Las Vegas Sun

January 23, 2018

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Clark County schools improve on No Child Left Behind benchmarks

Nevada transitioning from federal law to own accountability system

Sun coverage

For more than a decade, Nevada’s public schools were required to meet annual academic benchmarks set by the federal No Child Left Behind Act of 2001.

The goal was to improve every year until all American students became 100 percent proficient in math and reading by the 2013-14 school year.

It was a noble goal, but one that educators found soon enough to be unattainable. As testing standards were raised higher and higher each year, it became harder and harder for schools to meet the law’s “adequate yearly progress” measure.

As the years went by, more and more schools across the country were deemed “failing.”

In 2008-09, nearly 60 percent of Nevada public schools made “adequate yearly progress.” By 2010-11, just 45 percent of schools made the grade.

However, the Silver State reversed the downward spiral despite tougher standards.

Last school year, 49 percent of the state’s 688 public schools passed No Child Left Behind, which represents an increase of 4 percentage points. It was a remarkable improvement for a state that will soon replace No Child Left Behind with its own education accountability system by next school year.

Nevada’s rebound was fueled in large part by significant gains in the Clark County School District, which experienced increases in graduation rates and test scores last year.

Those improvements translated to a 3-percentage point increase in the number of Clark County schools making “adequate yearly progress” — from 40 percent in 2010-11 to 43 percent last school year.

Still, the fact remains that the majority of Nevada and Clark County schools are deemed “failing” by the federal government.

Last school year, Nevada schools were supposed to hit the benchmark of having 77 percent of students proficient in math and 76 percent of students proficient in reading.

Of the 368 schools in Clark County, just 156 (43 percent) met those targets, according to the most recent data released by the Clark County School District on Monday.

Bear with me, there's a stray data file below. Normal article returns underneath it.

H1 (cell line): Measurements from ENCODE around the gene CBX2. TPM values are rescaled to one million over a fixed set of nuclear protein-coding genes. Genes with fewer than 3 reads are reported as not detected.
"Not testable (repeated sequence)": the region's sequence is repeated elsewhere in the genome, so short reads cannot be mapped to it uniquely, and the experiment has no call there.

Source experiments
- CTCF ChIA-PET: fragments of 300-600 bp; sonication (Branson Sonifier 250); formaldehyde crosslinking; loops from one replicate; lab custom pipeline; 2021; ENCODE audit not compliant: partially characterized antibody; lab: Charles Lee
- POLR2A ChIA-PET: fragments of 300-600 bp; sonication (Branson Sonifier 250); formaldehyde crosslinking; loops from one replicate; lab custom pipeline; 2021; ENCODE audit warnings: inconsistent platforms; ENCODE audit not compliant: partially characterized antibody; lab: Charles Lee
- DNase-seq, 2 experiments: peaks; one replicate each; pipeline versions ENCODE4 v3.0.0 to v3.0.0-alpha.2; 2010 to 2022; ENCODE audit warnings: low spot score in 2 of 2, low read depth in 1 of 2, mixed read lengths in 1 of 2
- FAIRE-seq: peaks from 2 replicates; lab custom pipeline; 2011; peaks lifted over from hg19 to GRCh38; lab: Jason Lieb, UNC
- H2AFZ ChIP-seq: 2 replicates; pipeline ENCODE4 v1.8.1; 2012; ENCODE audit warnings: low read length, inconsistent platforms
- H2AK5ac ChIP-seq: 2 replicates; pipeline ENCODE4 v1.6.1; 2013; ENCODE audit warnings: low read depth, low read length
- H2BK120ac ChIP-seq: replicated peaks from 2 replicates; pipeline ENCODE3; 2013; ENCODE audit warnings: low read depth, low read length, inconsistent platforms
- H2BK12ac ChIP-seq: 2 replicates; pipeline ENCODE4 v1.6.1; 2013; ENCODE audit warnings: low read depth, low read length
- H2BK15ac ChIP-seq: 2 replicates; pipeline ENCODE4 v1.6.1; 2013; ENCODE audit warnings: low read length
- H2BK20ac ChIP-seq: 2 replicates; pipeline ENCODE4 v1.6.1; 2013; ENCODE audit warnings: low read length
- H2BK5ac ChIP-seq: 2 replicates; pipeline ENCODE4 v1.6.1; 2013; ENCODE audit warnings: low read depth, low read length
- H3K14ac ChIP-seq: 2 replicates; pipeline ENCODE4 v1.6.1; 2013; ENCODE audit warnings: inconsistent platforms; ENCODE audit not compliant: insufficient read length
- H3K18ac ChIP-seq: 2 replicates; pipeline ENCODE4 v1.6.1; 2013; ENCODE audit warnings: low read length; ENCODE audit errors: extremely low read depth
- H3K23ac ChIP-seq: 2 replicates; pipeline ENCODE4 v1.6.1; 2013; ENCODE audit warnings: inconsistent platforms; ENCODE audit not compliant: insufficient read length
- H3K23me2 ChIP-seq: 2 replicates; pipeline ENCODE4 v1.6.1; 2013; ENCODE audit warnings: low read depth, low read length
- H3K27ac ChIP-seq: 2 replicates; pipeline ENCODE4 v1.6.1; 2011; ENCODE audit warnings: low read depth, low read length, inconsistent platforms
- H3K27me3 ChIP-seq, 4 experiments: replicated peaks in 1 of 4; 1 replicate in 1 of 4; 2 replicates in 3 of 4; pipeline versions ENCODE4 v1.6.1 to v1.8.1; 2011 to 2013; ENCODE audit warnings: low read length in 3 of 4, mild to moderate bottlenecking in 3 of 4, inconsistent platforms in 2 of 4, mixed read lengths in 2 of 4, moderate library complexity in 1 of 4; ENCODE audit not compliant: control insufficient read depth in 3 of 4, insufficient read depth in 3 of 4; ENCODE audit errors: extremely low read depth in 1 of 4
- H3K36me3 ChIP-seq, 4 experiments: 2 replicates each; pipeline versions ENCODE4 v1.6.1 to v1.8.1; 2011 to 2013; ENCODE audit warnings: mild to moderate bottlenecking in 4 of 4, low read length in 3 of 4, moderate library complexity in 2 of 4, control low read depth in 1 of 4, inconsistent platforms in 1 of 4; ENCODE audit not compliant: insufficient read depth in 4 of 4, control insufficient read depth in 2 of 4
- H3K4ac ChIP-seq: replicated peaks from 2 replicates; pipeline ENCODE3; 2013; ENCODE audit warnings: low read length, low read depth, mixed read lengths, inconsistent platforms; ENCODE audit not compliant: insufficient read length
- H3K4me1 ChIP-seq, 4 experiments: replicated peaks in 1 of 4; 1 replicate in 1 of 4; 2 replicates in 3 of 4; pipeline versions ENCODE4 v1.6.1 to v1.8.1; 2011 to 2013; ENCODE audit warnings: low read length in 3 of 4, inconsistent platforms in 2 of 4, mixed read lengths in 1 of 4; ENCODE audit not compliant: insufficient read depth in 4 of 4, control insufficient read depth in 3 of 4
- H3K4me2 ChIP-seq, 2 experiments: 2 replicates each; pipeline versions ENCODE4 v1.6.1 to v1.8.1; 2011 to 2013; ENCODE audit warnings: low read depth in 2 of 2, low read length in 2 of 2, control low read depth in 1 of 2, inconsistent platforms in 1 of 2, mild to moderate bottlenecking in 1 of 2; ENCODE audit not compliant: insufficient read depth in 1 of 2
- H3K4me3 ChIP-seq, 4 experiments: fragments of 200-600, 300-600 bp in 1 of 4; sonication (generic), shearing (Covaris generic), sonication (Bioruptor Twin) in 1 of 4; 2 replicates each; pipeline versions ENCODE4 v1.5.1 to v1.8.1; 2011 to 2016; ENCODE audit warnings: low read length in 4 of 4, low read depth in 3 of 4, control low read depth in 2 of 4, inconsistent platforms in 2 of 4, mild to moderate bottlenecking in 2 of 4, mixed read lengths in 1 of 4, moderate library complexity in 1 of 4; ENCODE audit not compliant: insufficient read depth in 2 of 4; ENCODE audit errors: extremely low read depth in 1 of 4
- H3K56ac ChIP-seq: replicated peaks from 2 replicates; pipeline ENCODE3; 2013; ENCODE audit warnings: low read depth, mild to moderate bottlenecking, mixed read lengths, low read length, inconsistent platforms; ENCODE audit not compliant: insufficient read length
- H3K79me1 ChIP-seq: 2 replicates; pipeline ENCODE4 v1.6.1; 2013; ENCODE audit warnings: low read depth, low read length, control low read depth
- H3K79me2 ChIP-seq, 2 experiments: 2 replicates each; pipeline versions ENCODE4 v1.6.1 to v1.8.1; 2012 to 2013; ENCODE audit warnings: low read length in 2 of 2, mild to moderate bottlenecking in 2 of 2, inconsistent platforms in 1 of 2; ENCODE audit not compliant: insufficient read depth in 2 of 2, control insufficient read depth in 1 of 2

It’s difficult to meet these targets because, under No Child Left Behind, schools had to demonstrate achievement in all student subgroups. Failure to show improvement among any student group — even challenging ones such as English Language Learners or special education students — means that the entire school fails.

This all-or-nothing policy became a source of frustration for educators, who complained their students were making immense strides but still didn’t quite make the proficiency cuts.

However, Nevada recently received a waiver from the federal government, freeing it from the ever-rigorous No Child requirements. This waiver paves the way for Nevada to finish implementing a new system of accountability for schools.

“(Adequate yearly progress) was a train wreck for the whole country,” said Ken Turner, an education consultant who is trying to reform the Clark County School District. “We’re replacing it with something better.”

Nevada can keep its waiver as long as it adopts a statewide school rating system, develops a more-rigorous Common Core curriculum and implements a new teacher evaluation system that accounts for student performance.

Nevada will have to report "adequate yearly progress" for one more year until it meets these three requirements. But the state is well on its way.

Last year, the Clark County School District implemented a school rating system, which measures schools on a 100-point scale that largely hinges on students’ academic growth and proficiency scores.

Nevada will pilot a new teacher evaluation system by the end of this school year. The state is also entering its final year of a three-year rollout of the Common Core Standards, which will bring a new state standardized test that proponents argue will better evaluate students’ critical thinking skills.

Although No Child Left Behind’s “adequate yearly progress” will likely be a thing of the past, its focus on school accountability will endure in Nevada, Turner said.

“We believe raising the standards and ratcheting up expectations is just right,” he said. “We still know there’s a lot of work ahead — we’re still not faring the way we should be. But, along with Colorado, Nevada is leading the nation in improvements.”

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